keep calm


As you may have read in previous posts, anxiety is something I struggle with from time to time. Sometimes it’s not so bad — just a bit of a tickling annoyance at the back of my mind — and other times it’s drive-me-mad frustrating, keeping me from doing things I want to do and preventing me from living the positive, present life I spend so much time writing about. There are a lot of unpleasant aspects of anxiety, but one of the worst parts is feeling panicky.

Even if you don’t have anxiety on a regular basis, you’ve probably experienced panic at some point in your life — those moments when your heart is pounding and your mind is racing with ideas (some completely irrational) about what’s happening. It’s not a pleasant experience and, even if there’s something legitimate to feel panicked about, panicking never helps make a situation better. It only heightens anxious feelings and makes it more difficult to take positive, productive action.  

Once panicky feelings start, however, they can be tough to get control over, which is why it’s important to try your best prevent the panic before it begins. Of course, sometimes this isn’t possible, like if you’re sudden, dangerous, actually-life-threatening situation. But, more often than not, things we panic about are a result of the way we’re seeing a situation, and don’t necessarily reflect what’s actually happening.

Because tomorrow is the second annual International Day of Calm, I wanted to spend some time reflecting on how to keep calm on a regular basis. This way, if you are presented with a situation that makes you feel panicky, you’ll be better equipped to cope with it. Here are five of my best tips for preventing panic…

(And stay tuned for two awesome keep-calm goodies mentioned at the end of the post!)



We usually hear the phrases “keep calm” or “calm down” only when there’s already an anxiety-inducing situation right in front of us, but if you want to reduce panicky feelings in the future, it helps to practice calm on a daily basis. Creating calming routines for yourself (especially at the beginning and end of your day) can be really helpful. Also, taking advantage of calming resources: books like Calm or Stay Positive and apps like Calm are great places to start. Anything you can incorporate into your life on a daily basis to make you feel more peaceful will help add to your state of calm whenever you feel panicky.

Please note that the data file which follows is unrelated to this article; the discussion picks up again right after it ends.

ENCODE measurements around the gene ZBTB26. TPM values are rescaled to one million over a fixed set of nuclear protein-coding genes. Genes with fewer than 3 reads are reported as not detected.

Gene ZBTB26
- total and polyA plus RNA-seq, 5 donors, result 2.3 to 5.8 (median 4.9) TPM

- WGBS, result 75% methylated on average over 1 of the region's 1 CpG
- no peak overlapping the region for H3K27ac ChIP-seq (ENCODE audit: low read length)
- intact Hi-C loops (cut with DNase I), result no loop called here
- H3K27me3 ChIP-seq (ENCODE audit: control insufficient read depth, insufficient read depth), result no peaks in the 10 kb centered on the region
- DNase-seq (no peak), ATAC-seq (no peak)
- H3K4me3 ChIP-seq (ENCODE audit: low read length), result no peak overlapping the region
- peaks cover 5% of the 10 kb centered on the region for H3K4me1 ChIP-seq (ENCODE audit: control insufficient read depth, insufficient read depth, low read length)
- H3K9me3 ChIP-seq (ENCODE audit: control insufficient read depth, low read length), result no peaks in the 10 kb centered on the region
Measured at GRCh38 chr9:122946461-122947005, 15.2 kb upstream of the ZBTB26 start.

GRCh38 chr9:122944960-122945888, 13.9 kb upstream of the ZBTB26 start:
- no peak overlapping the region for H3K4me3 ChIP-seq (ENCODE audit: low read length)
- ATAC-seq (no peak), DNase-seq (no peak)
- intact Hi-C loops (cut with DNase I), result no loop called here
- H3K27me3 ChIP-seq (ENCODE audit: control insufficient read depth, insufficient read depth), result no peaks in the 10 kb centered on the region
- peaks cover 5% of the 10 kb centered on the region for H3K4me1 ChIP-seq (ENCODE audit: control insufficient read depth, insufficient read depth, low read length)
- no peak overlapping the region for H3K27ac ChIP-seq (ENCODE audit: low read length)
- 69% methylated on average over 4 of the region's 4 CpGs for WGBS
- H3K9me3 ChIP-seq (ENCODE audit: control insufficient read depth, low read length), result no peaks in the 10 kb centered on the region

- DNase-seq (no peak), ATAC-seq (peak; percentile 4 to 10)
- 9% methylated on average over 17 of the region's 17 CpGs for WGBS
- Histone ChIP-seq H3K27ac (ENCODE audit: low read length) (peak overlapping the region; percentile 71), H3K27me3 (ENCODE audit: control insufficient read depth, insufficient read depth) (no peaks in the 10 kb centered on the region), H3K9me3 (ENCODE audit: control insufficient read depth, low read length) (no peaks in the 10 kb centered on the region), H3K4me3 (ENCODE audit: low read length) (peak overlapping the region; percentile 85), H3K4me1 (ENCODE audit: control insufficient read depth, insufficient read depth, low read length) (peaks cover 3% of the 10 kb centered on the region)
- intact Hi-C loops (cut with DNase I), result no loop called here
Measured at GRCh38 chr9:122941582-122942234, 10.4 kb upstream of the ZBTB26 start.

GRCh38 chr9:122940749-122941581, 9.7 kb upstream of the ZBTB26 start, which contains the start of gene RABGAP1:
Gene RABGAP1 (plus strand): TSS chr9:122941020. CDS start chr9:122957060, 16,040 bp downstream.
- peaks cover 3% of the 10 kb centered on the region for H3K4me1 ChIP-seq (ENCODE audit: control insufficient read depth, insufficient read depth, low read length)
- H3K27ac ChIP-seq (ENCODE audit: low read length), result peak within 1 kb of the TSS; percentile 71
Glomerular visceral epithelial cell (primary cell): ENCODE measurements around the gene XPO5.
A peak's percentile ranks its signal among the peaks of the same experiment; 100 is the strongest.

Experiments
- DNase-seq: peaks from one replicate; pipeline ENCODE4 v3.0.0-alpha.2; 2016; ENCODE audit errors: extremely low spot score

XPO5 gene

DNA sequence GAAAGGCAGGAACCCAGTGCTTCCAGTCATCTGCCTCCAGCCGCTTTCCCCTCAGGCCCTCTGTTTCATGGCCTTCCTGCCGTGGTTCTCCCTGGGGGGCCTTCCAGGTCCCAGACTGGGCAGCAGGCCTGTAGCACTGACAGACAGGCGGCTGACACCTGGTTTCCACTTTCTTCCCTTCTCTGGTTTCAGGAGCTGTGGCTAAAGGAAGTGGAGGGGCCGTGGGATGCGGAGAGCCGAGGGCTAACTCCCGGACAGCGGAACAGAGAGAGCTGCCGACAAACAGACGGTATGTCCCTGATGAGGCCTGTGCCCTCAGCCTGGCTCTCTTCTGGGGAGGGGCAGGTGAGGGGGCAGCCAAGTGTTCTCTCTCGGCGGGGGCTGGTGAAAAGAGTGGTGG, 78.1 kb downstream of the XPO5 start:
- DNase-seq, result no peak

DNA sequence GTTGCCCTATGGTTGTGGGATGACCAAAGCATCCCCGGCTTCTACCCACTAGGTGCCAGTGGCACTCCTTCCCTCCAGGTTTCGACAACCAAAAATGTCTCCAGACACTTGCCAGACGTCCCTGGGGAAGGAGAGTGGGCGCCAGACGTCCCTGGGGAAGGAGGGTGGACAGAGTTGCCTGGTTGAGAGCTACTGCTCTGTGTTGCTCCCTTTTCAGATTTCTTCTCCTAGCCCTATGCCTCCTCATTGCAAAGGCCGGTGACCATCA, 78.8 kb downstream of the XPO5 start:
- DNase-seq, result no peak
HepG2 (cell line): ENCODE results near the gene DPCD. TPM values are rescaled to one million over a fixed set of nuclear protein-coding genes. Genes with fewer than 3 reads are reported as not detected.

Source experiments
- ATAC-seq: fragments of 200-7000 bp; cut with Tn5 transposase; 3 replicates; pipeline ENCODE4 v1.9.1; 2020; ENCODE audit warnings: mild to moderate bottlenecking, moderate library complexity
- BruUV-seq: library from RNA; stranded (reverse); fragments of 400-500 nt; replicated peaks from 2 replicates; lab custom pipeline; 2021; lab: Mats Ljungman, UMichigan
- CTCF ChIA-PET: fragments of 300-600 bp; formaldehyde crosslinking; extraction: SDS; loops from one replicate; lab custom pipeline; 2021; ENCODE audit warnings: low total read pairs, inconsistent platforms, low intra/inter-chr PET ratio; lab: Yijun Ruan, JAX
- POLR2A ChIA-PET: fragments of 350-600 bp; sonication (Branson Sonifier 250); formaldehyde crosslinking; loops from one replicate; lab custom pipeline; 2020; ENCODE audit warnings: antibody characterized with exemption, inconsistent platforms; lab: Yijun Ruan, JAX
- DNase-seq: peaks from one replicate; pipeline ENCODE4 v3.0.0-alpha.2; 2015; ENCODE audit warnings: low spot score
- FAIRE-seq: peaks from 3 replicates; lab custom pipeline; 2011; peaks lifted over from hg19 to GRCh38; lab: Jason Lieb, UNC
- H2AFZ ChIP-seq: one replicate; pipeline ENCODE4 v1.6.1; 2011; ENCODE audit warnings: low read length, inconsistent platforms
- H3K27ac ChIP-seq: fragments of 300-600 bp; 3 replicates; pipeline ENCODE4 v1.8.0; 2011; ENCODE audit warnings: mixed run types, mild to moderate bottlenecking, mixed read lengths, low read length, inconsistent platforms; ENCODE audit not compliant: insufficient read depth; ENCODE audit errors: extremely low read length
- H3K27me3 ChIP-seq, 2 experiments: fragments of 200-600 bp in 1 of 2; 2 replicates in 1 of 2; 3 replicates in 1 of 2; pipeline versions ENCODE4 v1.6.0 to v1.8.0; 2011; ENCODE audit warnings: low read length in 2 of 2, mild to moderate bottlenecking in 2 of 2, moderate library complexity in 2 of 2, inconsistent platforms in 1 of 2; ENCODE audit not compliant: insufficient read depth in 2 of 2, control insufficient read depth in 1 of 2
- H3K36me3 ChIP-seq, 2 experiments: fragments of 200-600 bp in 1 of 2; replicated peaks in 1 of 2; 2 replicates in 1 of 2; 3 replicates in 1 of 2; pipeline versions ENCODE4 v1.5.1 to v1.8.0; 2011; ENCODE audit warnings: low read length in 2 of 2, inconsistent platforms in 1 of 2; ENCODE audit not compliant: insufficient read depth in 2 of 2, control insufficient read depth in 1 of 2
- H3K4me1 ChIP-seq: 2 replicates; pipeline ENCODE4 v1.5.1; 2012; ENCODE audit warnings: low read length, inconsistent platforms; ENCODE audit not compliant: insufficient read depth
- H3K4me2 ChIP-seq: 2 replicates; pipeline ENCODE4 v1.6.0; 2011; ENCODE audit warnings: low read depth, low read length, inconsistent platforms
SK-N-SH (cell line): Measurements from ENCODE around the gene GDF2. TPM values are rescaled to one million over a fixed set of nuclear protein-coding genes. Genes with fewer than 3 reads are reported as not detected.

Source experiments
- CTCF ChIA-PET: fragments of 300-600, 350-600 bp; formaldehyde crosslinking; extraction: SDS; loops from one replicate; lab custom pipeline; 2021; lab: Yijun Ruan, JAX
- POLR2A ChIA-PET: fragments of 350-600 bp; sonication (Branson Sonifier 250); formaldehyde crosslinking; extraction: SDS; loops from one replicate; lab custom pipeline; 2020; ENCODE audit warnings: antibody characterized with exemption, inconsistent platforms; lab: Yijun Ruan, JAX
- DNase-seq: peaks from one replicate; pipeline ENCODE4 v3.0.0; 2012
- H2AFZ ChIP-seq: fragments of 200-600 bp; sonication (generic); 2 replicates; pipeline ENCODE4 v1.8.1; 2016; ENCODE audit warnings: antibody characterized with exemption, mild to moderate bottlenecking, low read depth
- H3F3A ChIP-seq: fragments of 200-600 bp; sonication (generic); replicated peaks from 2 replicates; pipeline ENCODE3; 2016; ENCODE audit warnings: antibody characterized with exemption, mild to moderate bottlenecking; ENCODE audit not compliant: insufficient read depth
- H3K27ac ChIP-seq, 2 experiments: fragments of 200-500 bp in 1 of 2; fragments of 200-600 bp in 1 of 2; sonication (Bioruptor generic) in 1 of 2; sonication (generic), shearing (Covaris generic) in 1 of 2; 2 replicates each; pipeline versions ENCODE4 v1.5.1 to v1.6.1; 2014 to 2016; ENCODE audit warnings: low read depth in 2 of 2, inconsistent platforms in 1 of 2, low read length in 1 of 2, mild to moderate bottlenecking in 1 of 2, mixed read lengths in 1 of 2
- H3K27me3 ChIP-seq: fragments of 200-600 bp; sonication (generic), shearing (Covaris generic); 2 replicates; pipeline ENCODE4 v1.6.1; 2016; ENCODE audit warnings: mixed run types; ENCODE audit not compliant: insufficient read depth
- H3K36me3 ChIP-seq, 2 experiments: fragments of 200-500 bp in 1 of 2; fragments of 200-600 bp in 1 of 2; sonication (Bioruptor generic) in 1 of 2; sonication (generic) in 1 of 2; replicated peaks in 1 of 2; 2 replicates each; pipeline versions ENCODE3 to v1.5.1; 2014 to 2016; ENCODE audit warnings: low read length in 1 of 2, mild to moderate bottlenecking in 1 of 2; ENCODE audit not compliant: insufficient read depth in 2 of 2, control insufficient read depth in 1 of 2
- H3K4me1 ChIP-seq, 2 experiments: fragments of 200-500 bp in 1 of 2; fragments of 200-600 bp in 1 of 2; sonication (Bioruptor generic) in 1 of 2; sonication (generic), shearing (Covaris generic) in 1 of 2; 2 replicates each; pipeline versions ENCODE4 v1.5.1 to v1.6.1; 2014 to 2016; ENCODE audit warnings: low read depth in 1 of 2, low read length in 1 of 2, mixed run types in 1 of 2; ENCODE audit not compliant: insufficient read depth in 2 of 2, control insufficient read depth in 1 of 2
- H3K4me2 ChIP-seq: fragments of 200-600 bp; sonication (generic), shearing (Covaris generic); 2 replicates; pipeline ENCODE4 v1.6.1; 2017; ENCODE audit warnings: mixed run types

When it comes to preventing full-blown panic, one essential step is to recognize how you’re reacting to a situation so you can understand (and rein in) your emotions before they get to an irrational place. One of the best ways to do this is to pay close attention to your body. Is your heart beating faster? Are your palms sweaty? Are your muscles tensing? Is your breath coming more quickly? When you’re aware of what’s happening to you physically, you can put yourself in a better mindset to avoid panic. You can remove yourself from a situation or ask someone else to talk you through what you’re experiencing. 



One of the most vital steps for preventing panic is to ask yourself, What’s actually happening? So much of panic is a result of what we think is going to happen, not what’s factually right in front of us. For example, let’s say you’re going through a breakup. It’s common to start in with panicky thoughts like, I’m going to be alone forever. Oh god, no one is going to date me now. I’m never going to find love again. Those thoughts are all based on the future — and a very dismal future at that. In the present moment, the only thing that’s happening is you’re suffering from heartbreak, which you will recover from. Bring your focus to the present and it becomes much more difficult to launch into panic mode. 



Part of panicking is detaching yourself from reality, allowing your mind to spiral into a maze of irrational thoughts. As unsettling as these thoughts are (usually of the all-or-nothing variety, like, Everything is ruined! No one will ever want me! Nothing will ever be the same!), we often use the panicky thoughts to distract ourselves from the real pain right in front of us: the heartache, the loss, the realization that we’ve done something wrong. It’s hard to do, but acceptance of the actual situation is key for redirecting panic into a more productive outlet. Yes, you might have lost your job, but thinking, no one will ever hire me now is certainly not going to get you a new one. What will is accepting the loss and striving to move positively forward by taking action in the present (going to a job fair, applying for new jobs online, etc.). 



Acceptance is hard, but once you do that, you’re in a much better place to prevent panic. Still, it can creep up on you sometimes, like a stealthy little snake in the grass, and when that happens, it’s a good idea to have a self-soothing technique that helps to take your mind to a calmer place. Your self-soothing technique can be anything from taking a few deep breaths to using a mantra (like “keep calm” or, my personal favorite, “you’re okay”) to calling up a calming friend for a quick chat. Whatever your calming weapon of choice, make sure it’s something you can always have in your holster — an easily accessible tool that you can whip out whenever you might feel a bit panic-stricken. 




For the second annual International Day of Calm (April 5, 2016), I’ve partnered with Calm, a popular meditation app and book, to provide you with some keep-calm goodies!

  1. Get 25% off a yearlong subscription to the Calm app by visiting
  2. Pop on over to my Instagram account for details on how you can win a copy of Calm the book!